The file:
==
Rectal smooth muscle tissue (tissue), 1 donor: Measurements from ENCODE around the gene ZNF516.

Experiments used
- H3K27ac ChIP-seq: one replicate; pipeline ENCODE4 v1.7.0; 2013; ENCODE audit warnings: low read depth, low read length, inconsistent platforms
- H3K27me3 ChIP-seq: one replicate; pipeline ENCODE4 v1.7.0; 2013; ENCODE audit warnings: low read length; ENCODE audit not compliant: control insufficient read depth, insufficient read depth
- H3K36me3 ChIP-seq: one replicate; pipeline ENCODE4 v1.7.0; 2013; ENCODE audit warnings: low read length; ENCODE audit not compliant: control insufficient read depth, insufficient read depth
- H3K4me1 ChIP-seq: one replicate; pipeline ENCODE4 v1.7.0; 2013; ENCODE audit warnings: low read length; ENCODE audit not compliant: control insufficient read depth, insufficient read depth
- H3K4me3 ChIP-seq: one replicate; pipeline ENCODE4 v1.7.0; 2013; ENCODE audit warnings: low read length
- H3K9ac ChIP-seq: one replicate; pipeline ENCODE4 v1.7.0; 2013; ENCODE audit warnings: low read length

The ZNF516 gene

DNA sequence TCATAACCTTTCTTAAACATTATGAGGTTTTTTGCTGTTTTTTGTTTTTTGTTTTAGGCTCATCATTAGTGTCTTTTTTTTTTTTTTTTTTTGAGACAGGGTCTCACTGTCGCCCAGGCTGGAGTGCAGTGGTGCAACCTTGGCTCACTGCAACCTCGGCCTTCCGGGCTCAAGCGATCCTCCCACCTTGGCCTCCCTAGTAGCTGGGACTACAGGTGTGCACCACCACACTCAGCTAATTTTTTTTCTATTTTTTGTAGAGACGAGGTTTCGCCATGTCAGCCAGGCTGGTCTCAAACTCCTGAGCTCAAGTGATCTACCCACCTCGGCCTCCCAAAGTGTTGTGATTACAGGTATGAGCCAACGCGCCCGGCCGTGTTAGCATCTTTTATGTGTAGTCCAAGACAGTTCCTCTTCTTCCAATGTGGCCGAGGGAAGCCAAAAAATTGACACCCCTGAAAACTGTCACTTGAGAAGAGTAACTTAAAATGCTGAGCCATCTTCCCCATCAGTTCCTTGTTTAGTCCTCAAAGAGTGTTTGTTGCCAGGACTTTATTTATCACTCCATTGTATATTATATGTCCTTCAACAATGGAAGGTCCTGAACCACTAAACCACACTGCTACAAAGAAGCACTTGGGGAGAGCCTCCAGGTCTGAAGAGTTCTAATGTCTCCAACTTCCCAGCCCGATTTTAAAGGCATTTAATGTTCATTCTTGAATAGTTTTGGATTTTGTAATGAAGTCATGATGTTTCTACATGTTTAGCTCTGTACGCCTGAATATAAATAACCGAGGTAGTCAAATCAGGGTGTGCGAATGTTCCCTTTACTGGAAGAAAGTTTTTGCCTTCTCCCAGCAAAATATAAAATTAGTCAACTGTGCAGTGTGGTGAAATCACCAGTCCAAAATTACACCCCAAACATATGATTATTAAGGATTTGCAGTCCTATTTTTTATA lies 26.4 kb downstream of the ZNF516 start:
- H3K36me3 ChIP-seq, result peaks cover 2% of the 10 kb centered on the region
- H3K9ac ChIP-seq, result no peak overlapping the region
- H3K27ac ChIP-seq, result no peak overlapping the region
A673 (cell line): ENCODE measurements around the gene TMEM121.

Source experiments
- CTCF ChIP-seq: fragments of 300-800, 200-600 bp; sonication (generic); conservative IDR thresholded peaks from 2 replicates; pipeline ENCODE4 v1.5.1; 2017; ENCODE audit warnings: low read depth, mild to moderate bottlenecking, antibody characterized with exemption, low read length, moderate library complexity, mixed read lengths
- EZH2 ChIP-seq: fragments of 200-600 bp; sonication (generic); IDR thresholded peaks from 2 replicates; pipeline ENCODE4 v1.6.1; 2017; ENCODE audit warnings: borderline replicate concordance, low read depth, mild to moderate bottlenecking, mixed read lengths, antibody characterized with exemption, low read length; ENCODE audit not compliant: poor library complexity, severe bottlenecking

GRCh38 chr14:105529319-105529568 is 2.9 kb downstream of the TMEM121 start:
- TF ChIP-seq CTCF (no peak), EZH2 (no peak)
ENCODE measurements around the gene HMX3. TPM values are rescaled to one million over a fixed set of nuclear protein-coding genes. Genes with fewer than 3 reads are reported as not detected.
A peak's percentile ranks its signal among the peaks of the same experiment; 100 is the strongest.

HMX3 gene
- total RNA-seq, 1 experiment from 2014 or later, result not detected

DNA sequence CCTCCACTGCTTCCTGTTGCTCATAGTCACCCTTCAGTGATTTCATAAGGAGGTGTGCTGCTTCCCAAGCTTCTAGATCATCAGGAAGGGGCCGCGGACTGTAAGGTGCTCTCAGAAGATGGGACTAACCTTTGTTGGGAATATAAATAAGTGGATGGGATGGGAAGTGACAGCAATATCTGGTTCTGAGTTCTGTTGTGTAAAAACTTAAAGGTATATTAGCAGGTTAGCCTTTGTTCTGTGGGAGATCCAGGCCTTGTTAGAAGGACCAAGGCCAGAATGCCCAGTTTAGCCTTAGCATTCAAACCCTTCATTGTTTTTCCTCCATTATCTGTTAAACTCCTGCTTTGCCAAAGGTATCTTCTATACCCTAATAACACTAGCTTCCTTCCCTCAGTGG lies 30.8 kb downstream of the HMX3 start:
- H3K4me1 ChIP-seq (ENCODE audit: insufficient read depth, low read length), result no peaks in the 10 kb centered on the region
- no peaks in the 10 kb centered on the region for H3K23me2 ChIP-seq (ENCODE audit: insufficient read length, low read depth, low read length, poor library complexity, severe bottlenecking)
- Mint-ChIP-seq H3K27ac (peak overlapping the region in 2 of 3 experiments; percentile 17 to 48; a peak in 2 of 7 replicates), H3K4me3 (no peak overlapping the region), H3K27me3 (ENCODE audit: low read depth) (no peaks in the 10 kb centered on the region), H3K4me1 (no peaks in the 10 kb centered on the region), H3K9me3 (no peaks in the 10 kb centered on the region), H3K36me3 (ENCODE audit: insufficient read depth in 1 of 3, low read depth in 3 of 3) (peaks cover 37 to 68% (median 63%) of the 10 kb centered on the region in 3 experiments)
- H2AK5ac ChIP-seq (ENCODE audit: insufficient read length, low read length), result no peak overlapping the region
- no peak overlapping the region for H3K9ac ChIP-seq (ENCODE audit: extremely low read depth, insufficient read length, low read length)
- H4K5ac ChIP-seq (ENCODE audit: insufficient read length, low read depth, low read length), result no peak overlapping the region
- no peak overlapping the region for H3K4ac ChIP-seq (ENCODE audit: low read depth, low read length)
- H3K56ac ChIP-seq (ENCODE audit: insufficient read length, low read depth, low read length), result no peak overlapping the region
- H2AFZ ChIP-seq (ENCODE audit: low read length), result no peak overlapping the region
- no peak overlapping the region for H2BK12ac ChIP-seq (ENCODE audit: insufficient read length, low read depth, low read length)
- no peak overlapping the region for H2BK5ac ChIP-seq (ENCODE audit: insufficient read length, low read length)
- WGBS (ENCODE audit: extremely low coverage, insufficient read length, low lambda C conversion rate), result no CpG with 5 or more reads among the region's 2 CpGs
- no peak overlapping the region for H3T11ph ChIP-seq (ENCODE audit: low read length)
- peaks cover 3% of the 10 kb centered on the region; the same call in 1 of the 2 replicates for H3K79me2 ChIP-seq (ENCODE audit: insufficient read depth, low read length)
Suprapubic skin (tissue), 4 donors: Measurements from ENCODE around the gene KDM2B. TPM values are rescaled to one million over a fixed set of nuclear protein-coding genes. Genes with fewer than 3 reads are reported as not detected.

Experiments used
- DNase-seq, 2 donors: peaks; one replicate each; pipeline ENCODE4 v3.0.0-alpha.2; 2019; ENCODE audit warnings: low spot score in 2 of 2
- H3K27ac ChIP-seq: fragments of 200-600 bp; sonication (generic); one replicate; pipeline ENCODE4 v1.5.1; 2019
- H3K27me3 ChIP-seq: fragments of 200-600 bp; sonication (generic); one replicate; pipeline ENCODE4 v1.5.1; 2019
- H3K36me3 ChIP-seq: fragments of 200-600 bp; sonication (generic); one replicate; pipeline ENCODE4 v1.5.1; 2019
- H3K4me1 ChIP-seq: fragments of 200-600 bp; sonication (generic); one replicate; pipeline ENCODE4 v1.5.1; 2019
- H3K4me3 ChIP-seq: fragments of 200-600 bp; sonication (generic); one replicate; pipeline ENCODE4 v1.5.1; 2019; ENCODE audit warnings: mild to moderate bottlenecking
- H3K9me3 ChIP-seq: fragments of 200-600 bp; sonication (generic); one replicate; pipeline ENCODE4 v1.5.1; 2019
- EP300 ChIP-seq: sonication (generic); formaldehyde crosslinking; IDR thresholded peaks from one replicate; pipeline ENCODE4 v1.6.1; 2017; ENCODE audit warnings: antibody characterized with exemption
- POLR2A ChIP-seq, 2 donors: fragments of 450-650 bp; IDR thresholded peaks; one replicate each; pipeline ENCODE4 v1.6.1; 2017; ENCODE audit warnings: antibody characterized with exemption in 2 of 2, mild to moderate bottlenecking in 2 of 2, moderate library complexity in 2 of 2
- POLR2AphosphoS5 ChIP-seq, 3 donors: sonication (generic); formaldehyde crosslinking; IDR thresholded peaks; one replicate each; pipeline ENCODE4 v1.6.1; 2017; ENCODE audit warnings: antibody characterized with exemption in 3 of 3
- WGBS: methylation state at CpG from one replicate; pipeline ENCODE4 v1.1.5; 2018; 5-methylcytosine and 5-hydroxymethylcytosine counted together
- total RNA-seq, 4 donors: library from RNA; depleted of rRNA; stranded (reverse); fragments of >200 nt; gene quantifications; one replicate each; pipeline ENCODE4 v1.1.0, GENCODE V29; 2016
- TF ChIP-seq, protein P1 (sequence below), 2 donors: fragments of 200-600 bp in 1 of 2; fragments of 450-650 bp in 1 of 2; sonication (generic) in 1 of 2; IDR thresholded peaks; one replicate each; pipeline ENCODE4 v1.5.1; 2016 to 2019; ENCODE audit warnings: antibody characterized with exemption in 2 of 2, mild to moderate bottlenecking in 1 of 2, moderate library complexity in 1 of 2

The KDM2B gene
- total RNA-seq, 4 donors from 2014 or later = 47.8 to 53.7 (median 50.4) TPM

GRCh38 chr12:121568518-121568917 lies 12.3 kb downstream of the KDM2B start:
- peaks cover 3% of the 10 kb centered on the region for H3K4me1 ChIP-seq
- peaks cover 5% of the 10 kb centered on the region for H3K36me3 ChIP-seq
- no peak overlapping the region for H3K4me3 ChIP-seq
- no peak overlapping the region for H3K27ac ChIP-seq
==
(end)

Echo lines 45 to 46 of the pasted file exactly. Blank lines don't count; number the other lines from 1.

- H3K4me1 ChIP-seq: fragments of 200-600 bp; sonication (generic); one replicate; pipeline ENCODE4 v1.5.1; 2019
- H3K4me3 ChIP-seq: fragments of 200-600 bp; sonication (generic); one replicate; pipeline ENCODE4 v1.5.1; 2019; ENCODE audit warnings: mild to moderate bottlenecking